“Amador County is a fun, folksy place for wine,” said wine industry analyst Bill Turrentine of Turrentine Brokerage in Novato. “Most of the wineries are small and family-owned and many are located in scenic and historic sites. Most of the independent growers are passionate about their vines and their grapes. The wines are, like the growers and winemakers—full of character, sometimes idiosyncratic, always interesting.”

Since 1990, Amador County has seen a more than 60 percent increase in vineyards and a nearly fourfold jump in winegrape value. The county in 2005 was home to nearly 3,900 acres of vineyards and $13.2 million worth of winegrapes, predominantly in the Shenandoah Valley. Thirty-five wineries operate in the county, a figure that has more than doubled in the last decade.

There are two major factors driving the growth: location and climate. Amador County is a Club Med for grapevines, with warm days, cool nights and rich soils. Plus, it’s a short, soothing drive via Highway 49, close to major urban areas, including Sacramento.
Photo: Laughter, singing and precision work are easy to see during the winegrape harvest at Spinetta Family Vineyards. Vineyards Image
“People want to get away,” said Charlie Spinetta’s son, Jim. “Americans are more likely these days to go on a day trip, where they can get away from the city and come out and see what rural life is like. That’s what we’re sustaining here.”

Family farms comprise the vast majority of Amador County wine country. Tourists to the area can soak in history and often have an opportunity for a face-to-face visit with the winemaker or grape grower—part of a work ethic that delivers results.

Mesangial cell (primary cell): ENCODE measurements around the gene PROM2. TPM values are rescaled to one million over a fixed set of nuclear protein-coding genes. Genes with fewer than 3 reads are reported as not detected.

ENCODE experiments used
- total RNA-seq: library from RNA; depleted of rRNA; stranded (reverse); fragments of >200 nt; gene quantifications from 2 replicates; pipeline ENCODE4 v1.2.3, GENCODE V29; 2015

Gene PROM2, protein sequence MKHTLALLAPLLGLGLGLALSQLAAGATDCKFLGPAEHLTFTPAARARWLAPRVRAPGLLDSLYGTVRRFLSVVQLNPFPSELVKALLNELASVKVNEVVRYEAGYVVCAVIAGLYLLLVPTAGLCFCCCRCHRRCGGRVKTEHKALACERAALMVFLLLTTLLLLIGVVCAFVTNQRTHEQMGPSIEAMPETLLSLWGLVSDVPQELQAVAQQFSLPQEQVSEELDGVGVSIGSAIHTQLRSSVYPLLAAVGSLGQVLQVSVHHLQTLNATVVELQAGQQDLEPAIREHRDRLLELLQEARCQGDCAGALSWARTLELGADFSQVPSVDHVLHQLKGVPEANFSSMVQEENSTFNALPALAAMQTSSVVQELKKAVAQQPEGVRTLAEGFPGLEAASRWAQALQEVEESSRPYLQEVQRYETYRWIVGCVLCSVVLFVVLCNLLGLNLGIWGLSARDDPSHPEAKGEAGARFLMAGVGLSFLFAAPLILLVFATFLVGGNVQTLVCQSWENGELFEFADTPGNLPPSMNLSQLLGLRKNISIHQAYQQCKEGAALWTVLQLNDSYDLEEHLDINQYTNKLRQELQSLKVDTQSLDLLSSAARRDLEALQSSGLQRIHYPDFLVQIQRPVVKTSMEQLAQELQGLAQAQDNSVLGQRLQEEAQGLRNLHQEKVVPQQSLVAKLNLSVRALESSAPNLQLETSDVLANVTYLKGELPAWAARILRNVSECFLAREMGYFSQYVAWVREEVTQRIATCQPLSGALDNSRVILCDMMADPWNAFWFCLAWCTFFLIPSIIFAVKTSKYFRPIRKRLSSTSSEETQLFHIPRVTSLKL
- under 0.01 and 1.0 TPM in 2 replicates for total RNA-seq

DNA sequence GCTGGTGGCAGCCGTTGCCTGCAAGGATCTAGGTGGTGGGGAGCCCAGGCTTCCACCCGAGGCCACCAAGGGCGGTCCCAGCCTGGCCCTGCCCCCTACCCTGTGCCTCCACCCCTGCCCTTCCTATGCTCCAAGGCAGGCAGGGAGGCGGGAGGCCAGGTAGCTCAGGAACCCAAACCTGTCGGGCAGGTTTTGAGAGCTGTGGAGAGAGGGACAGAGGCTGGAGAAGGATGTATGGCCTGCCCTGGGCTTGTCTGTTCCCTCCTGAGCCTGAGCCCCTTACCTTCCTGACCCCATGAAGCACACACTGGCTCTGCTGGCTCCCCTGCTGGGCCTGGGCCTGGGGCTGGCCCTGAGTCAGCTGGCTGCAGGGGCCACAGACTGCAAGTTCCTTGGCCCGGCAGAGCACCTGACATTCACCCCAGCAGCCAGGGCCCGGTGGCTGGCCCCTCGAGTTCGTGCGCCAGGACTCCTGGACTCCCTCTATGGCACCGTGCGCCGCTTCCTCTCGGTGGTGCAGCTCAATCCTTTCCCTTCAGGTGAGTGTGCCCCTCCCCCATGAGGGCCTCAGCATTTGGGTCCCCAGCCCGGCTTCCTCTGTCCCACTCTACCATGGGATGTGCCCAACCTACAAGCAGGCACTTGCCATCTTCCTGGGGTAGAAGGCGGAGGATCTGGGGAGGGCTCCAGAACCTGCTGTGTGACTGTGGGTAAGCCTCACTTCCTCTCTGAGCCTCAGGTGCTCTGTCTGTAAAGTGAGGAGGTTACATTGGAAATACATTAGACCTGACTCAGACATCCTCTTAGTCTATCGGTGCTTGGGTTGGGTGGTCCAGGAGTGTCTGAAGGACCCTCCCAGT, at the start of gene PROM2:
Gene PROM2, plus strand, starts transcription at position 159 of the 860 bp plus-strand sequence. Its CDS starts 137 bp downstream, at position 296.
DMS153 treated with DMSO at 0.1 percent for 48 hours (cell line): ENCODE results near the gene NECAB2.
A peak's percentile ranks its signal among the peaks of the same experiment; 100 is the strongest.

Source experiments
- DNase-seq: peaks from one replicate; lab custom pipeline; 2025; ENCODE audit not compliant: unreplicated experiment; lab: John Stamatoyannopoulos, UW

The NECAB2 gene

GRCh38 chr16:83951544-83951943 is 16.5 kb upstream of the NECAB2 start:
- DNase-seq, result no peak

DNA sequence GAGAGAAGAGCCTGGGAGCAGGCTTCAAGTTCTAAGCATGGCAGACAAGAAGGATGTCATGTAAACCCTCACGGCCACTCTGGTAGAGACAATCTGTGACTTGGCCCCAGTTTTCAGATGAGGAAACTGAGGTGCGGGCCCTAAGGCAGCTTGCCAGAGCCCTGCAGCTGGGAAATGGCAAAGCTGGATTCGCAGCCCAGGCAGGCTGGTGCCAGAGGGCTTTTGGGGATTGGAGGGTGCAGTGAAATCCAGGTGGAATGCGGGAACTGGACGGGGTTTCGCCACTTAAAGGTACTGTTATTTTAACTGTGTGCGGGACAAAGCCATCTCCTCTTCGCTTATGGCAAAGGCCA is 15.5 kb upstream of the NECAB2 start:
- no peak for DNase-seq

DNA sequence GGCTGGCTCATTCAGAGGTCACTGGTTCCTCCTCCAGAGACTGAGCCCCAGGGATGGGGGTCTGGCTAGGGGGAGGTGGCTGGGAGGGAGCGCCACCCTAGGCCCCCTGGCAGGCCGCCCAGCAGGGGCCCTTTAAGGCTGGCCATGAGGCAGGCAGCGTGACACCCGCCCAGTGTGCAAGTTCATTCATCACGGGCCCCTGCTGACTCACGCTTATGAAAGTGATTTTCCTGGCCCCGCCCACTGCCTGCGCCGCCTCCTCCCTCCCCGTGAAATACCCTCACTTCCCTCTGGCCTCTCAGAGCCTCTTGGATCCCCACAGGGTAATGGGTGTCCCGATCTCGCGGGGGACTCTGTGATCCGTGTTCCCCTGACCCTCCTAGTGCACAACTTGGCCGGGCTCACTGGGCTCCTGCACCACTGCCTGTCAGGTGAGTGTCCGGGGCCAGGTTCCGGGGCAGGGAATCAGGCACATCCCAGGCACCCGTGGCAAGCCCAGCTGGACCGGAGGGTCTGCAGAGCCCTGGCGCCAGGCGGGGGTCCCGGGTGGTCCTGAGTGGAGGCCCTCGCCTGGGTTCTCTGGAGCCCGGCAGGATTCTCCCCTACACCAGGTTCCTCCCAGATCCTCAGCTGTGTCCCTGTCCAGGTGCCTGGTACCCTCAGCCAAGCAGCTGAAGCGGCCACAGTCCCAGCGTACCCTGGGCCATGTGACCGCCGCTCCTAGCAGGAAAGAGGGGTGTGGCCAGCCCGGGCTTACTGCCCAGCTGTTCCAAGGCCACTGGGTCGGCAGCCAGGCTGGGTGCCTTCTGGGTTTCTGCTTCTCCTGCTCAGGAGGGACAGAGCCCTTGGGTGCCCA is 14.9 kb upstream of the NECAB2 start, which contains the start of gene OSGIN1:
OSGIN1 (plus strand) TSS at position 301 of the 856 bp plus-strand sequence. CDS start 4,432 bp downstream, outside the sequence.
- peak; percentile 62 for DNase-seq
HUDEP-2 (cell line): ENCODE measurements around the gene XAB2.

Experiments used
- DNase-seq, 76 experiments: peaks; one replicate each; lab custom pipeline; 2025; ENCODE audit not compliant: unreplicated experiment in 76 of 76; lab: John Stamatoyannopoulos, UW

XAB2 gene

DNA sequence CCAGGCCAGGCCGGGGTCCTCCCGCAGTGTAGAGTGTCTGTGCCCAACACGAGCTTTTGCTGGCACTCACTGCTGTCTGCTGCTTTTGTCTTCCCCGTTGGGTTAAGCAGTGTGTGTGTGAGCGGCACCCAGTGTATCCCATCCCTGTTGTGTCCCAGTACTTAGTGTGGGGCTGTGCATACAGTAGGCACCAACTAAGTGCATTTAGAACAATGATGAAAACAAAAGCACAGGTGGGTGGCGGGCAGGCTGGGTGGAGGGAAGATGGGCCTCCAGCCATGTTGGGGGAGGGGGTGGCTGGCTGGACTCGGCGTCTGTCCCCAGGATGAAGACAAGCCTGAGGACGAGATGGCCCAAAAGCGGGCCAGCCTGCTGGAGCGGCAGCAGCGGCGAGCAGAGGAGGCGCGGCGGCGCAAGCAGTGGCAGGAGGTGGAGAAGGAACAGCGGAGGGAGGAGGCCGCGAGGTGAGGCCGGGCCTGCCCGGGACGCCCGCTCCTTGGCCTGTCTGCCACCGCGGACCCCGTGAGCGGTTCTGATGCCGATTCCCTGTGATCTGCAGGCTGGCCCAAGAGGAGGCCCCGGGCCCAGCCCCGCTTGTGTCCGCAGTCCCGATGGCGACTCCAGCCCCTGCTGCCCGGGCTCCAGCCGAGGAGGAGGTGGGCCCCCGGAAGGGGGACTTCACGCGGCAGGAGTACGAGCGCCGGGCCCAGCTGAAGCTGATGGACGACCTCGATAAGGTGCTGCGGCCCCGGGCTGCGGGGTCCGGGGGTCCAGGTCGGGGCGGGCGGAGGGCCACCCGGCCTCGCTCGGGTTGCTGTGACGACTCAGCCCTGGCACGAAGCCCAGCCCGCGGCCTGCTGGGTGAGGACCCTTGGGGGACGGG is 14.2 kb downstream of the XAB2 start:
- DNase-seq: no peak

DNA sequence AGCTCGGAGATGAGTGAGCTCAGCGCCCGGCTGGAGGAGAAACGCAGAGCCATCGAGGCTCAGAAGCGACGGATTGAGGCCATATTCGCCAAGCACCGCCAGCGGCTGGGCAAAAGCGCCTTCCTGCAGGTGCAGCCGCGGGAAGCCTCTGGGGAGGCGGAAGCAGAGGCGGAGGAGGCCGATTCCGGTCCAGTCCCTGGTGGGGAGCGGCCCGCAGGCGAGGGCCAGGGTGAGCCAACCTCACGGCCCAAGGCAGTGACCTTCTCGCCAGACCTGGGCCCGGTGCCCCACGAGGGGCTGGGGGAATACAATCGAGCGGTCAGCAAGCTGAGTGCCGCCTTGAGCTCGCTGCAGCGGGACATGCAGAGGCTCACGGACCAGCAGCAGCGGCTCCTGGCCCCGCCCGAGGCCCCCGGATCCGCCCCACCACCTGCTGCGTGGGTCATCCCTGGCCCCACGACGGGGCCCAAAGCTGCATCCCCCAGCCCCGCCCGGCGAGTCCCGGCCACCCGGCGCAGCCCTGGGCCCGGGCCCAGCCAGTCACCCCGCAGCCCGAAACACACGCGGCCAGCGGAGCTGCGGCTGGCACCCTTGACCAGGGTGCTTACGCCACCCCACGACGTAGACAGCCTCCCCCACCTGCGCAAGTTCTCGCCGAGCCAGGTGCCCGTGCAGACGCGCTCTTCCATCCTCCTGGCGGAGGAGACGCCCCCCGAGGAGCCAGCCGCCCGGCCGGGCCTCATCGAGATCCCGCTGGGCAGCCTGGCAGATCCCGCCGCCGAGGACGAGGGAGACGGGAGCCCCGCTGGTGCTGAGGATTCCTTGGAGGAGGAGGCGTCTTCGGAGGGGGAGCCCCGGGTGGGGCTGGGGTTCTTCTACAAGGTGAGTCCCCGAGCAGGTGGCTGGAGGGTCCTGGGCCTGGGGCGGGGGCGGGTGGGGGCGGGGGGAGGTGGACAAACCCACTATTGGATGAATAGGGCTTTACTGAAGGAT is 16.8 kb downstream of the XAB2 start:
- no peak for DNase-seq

“You have to be salt of the earth,” Jim Spinetta said. “You can’t make a good wine unless you get on a tractor or prune the vines. You’re more likely to make a better wine if you go out there and get your fingernails dirty.”

Continuing with the region’s historic feel, zinfandel, one of the state’s oldest grape varieties, comprises the majority of Amador’s grape tonnage. Some of the farms feature still-productive zinfandel vines that date back to the 19th century. Other varieties gaining favor include those from the Rhone Valley and Italy, such as syrah, barbera and sangiovese.

With a seven generation-long history of farming in the county, the Spinetta family was recently inducted by the California State Fair into the California Agriculture Heritage Club, marking 150 years of business in the state.

“We are continuing a legacy,” Jim Spinetta said. “It is something my predecessors have done and it gives you more of an incentive, because you need to continue that heritage for future generations, including my children.”

“That’s why we want to maintain this and give it to our children,” Charlie Spinetta said. “It’s so exciting to have seen my grandfather and great-grandfather working the farm back then. I’m hoping it will go forward forever. Otherwise, what are we doing it for?”

(Jim Morris is a reporter for Ag Alert. He may be contacted at jmorris@cfbf.com.)
Amador County